Legal Research for Records Managers

By Montana, John | Records Management Quarterly, January 1996 | Go to article overview

Legal Research for Records Managers


Montana, John, Records Management Quarterly


Authorities and writers often urge that information managers utilize adequate legal research, both for everyday management activities, and for the development and implementation of retention schedules. Unfortunately, the organization's lawyers may not be interested in doing the research, may have other priorities, or may not be skilled in this type of research. Thus, for many records managers, the reality is that complying with this advice means doing that research oneself.

For the nonlawyer, this can be a seemingly hopeless task. Law libraries contain thousands of apparently identical volumes; the organization of this material makes little obvious sense, and the sheer volume of material to be searched is immense - the Code of Federal Regulations (CFR) is over 250 volumes (each 500-700 pages in length), the Federal Register, 65,000 to 70,000 pages every year. There are, in addition, the United States Code (USC); statutes and regulations for all fifty states, five territories, and the Indian nations; court cases from federal and state courts; administrative decisions; revenue rulings and procedures; no-action letters; and a variety of other miscellaneous materials.

Plowing through this mass for that minute fraction one is interested in at the moment requires knowledge of its structure, an understanding of where relevant material is likely to be found, and knowledge of how it is indexed. This column will set forth the basics of the research process.

THE STRUCTURE OF THE LAW

Most law applicable to business activities comes from three basic sources - the legislature, the courts and administrative agencies such as Internal Revenue Service (I.R.S.), Occupational Safety and Health Administration (O.S.H.A.), etc. Each of these three sources has counterparts on both the federal and state level - the federal legislature is Congress, and, of course, each state, territory or Indian nation has an assembly or legislature. Similarly, there are federal courts, dealing with questions of federal law, and state, territorial and tribal courts, each dealing with legal disputes arising within its territorial or subject matter jurisdiction. Finally, there are federal and state regulatory agencies, which administer the technical administration of tax schemes, workplace rules, or other legal matters which require relatively detailed rules for adequate oversight.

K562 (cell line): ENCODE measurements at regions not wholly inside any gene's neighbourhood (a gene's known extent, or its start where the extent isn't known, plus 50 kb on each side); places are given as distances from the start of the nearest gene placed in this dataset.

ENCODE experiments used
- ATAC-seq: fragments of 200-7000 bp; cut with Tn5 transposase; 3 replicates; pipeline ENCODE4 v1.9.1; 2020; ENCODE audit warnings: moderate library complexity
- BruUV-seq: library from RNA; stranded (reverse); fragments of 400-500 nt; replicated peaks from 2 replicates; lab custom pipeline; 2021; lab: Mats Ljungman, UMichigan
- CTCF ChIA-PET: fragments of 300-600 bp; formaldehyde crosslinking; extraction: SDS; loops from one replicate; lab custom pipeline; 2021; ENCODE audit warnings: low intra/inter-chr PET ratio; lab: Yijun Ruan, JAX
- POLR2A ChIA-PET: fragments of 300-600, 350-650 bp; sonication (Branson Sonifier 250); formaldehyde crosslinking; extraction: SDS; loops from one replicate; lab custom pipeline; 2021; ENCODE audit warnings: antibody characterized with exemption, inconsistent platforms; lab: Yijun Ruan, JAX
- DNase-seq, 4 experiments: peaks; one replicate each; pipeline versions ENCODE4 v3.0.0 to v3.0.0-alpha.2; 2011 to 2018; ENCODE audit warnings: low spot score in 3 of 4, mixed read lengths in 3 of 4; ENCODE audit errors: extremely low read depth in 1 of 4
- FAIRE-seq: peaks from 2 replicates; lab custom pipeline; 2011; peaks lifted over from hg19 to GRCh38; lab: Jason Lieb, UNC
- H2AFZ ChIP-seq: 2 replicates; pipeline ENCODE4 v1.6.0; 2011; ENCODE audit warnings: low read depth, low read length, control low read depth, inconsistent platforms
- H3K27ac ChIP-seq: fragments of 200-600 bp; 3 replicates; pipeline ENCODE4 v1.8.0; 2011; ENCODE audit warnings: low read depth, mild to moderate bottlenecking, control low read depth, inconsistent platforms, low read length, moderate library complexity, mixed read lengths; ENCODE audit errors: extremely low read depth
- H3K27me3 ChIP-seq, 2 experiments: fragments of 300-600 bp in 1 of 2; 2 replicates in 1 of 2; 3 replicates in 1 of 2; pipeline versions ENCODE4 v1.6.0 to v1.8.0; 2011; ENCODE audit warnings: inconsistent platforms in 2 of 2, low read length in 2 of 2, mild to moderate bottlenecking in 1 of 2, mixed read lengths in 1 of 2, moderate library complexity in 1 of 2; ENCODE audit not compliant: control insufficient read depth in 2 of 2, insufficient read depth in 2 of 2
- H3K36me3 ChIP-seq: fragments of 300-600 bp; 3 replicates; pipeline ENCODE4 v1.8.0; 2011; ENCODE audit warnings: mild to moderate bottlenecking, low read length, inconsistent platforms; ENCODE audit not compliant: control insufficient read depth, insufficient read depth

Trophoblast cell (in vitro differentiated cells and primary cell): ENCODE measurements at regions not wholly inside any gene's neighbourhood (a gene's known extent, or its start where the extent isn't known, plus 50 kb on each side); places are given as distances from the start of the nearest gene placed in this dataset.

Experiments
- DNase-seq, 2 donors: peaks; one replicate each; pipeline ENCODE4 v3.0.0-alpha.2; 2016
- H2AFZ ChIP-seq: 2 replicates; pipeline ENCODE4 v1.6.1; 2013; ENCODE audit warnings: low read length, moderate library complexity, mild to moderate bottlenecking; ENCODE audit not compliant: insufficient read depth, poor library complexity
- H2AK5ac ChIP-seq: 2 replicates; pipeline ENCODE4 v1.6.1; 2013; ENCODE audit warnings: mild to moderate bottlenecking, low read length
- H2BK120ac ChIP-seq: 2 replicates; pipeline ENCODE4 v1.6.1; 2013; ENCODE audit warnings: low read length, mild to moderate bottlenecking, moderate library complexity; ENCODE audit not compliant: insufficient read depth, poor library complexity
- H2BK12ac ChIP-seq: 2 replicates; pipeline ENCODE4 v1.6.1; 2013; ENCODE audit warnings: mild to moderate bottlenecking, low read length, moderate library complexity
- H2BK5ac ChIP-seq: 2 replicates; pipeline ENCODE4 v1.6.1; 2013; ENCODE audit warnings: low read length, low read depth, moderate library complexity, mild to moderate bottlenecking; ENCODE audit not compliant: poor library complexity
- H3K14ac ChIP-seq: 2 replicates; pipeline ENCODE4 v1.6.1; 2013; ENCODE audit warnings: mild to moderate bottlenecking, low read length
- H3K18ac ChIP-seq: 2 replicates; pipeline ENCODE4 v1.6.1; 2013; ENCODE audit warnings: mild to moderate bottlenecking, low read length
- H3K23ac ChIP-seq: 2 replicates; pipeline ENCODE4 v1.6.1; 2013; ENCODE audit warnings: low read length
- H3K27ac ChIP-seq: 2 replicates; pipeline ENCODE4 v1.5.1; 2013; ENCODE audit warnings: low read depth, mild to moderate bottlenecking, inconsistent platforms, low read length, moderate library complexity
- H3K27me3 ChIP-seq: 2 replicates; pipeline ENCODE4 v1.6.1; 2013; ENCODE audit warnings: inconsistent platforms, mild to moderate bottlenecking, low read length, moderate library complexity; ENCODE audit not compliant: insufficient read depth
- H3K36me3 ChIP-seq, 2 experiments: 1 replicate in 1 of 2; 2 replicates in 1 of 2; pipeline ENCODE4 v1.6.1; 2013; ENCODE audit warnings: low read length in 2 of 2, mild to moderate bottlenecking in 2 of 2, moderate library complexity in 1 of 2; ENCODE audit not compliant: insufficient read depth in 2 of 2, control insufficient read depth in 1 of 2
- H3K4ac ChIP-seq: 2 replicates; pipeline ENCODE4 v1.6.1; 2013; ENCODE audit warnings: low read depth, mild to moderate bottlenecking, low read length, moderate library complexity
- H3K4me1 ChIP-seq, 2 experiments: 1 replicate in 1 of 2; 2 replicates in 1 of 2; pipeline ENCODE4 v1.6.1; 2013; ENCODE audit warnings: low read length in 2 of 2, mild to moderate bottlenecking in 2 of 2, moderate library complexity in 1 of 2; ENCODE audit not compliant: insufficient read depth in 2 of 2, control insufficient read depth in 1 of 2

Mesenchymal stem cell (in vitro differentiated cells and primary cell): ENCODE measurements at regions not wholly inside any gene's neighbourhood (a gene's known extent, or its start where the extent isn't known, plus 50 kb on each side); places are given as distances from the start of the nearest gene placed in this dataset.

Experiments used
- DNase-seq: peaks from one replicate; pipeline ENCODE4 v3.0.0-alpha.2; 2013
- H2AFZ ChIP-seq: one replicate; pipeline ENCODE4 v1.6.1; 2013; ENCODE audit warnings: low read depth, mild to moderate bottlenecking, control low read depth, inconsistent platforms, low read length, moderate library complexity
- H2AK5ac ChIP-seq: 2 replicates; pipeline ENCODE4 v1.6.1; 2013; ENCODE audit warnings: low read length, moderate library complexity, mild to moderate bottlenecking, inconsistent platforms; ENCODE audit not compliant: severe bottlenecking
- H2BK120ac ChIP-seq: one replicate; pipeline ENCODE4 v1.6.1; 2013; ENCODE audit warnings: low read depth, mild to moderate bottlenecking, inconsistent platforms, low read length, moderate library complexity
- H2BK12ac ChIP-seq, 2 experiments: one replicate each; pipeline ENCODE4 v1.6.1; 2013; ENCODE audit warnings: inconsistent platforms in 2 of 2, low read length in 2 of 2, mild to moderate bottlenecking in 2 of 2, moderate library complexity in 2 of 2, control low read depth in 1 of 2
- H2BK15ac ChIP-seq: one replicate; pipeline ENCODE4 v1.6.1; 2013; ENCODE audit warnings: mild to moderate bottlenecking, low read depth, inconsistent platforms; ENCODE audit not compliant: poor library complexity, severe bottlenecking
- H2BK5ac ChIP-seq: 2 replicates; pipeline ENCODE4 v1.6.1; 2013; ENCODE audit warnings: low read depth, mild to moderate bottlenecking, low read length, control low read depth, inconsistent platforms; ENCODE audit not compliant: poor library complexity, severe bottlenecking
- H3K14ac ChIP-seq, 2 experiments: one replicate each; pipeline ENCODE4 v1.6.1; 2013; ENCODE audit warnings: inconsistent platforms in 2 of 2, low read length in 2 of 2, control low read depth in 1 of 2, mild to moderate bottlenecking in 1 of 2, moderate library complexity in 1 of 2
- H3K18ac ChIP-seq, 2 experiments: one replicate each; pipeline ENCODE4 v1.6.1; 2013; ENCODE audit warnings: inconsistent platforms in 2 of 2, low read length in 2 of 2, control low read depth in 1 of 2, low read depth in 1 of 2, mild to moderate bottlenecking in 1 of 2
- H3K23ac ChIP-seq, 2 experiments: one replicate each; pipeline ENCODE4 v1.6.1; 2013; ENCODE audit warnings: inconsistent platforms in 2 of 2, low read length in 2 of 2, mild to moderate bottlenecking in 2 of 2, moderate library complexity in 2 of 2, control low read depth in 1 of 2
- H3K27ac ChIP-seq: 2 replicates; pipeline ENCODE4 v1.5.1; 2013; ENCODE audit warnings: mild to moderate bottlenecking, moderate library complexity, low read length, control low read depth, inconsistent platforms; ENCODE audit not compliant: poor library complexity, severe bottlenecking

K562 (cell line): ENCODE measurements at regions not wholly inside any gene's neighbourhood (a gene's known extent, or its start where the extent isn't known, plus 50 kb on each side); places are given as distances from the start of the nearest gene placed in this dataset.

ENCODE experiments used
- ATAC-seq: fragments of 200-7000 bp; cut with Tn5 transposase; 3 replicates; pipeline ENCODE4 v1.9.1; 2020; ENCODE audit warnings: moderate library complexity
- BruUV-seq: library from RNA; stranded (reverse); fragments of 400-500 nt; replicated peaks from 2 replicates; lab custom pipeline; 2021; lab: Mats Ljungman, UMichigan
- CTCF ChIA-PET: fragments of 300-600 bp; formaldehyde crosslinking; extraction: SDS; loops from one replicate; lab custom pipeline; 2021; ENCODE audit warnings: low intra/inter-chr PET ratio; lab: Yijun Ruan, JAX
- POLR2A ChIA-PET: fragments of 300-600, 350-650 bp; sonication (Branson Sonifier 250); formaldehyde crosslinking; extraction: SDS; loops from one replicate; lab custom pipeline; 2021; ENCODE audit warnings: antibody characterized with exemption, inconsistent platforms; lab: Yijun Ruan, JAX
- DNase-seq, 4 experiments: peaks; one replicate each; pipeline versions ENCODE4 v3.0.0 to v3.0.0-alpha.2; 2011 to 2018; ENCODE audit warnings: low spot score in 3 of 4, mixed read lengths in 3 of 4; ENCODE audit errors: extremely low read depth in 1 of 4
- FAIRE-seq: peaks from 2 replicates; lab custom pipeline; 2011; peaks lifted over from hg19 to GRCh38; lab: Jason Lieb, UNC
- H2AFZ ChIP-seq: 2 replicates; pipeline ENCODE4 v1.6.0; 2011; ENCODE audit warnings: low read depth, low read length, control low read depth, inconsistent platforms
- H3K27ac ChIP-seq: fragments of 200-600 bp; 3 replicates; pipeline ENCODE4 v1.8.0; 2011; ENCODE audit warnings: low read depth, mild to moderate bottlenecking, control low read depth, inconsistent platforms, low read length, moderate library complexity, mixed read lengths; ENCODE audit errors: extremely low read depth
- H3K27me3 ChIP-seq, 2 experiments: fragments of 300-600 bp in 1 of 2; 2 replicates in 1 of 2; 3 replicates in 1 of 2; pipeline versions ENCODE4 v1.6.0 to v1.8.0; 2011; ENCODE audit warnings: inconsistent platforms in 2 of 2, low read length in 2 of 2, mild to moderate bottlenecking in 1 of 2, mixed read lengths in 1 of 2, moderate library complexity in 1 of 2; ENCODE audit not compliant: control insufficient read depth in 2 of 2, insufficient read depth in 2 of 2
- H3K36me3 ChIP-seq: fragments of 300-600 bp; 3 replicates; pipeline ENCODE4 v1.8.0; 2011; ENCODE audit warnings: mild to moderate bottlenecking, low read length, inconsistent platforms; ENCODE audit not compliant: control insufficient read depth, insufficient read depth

TYPES OF LAW

Legislatures produce laws called statutes, adopted after public debate and a vote. Statutes are organized and numbered and placed in a set of volumes such as "Code of the United States" or "Colorado Revised Statutes" or the like. These are the preeminent law for most purposes. Courts look to the statutes of the jurisdiction in deciding a question, and are usually bound by them, although they do have some discretion in construing vague or conflicting statutes. A court may only overrule a statute when the court concludes that it is unconstitutional. Even in this case, however, the legislature can assert its supremacy by rewriting the statute so as to address any constitutional infirmity, and thereby overrule the courts. So long as a statute is written in a constitutionally permissible fashion the courts are bound to follow its mandate. In addition, court decisions can be overruled (prospectively) by statute.

Regulatory agencies such as the I.R.S. produce laws called regulations, administrative regulations, or rules. Rules and regulations are usually, but not always, codified in a fashion similar to that of statutes (e.g., "Nevada Administrative Code"). Regulations are of great interest to records managers, because they contain detailed requirements which businesses are required to follow, commonly including record-keeping and records retention requirements. In contrast to statutes, regulations are adopted without debate or public vote. Instead, the agency is required to notify the public of its intent to make rules in an area, allow the public to comment on the proposed rules, and then consider those comments prior to adopting the final rule. …